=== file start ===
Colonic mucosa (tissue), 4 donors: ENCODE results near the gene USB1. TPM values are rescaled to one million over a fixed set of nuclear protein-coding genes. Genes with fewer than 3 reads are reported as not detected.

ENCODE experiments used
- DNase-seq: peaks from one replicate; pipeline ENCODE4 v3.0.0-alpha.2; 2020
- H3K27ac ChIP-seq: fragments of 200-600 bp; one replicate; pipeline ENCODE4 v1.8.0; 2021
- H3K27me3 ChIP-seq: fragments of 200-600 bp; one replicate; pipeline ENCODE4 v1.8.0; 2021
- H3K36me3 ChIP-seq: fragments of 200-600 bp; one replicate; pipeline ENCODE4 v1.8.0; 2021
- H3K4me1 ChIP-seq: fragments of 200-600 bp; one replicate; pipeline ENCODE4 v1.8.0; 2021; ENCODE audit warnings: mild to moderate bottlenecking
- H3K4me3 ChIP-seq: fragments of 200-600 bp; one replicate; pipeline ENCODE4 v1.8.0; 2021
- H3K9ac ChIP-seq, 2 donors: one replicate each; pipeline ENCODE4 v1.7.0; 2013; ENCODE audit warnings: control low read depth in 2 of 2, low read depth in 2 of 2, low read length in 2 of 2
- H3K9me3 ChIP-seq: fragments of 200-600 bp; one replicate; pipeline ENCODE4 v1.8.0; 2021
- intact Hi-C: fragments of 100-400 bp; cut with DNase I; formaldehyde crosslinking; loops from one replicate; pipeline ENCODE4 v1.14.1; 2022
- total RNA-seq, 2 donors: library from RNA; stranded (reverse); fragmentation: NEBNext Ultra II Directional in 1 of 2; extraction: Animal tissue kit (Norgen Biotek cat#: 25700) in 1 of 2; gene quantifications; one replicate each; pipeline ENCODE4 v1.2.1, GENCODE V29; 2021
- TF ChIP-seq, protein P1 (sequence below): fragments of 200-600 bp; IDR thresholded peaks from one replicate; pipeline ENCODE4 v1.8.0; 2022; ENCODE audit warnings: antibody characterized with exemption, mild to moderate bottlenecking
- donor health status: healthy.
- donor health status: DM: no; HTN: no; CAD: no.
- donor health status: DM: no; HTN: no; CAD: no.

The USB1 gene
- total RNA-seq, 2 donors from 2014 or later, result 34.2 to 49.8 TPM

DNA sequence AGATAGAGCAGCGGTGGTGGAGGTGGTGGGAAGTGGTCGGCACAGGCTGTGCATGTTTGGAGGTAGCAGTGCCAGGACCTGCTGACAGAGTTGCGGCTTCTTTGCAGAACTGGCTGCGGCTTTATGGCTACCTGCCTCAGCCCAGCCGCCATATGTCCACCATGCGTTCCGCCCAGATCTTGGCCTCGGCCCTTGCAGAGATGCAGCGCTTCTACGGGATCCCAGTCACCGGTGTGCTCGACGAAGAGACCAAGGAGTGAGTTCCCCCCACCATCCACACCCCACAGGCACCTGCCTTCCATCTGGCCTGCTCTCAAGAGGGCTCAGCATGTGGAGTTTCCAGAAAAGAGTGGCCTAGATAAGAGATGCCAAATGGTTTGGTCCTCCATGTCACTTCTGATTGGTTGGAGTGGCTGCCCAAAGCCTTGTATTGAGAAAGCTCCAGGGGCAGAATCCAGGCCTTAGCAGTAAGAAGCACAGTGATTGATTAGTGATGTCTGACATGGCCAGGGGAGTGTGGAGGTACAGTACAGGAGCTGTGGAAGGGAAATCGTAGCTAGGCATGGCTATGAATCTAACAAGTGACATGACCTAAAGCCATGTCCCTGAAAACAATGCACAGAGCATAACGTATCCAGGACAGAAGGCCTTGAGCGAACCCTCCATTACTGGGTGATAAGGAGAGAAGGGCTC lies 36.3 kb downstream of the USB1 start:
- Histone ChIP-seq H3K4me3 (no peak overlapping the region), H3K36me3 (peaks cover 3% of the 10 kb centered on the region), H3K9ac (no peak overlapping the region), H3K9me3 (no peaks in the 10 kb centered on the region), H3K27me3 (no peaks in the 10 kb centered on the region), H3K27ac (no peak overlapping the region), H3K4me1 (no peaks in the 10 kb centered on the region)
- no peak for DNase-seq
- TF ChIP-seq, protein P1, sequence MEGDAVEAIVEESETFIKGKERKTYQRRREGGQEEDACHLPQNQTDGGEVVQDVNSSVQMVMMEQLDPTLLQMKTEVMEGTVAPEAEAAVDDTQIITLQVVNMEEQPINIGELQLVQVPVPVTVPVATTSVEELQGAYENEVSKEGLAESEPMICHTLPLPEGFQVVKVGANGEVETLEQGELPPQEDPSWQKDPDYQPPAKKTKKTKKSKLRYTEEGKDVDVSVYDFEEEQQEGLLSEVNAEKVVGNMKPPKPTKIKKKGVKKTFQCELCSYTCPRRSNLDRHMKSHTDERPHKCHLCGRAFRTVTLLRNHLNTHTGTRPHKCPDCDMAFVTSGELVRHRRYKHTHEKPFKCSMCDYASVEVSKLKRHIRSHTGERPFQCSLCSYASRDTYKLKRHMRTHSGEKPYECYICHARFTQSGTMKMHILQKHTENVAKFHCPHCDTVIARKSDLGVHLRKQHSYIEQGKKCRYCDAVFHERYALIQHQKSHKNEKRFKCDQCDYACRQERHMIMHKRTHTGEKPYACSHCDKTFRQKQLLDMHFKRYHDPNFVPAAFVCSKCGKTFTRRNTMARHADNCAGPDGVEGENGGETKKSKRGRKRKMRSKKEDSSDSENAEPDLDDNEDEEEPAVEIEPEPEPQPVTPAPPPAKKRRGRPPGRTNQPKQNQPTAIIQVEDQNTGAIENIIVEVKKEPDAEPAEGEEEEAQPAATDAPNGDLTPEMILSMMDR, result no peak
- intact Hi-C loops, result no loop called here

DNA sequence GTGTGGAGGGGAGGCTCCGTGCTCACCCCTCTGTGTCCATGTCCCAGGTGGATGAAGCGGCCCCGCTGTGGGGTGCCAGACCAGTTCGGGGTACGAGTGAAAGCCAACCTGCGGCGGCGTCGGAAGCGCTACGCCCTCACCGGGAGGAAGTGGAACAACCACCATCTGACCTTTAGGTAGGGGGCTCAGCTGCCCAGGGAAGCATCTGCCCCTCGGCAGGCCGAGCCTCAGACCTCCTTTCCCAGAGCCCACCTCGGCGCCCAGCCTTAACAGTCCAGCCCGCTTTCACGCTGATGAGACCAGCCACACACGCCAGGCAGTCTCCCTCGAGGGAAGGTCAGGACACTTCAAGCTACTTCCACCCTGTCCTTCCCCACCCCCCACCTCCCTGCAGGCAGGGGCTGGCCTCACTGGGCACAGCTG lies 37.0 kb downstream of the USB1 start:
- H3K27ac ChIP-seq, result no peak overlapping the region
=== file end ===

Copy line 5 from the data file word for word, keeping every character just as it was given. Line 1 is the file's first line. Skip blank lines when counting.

- H3K27me3 ChIP-seq: fragments of 200-600 bp; one replicate; pipeline ENCODE4 v1.8.0; 2021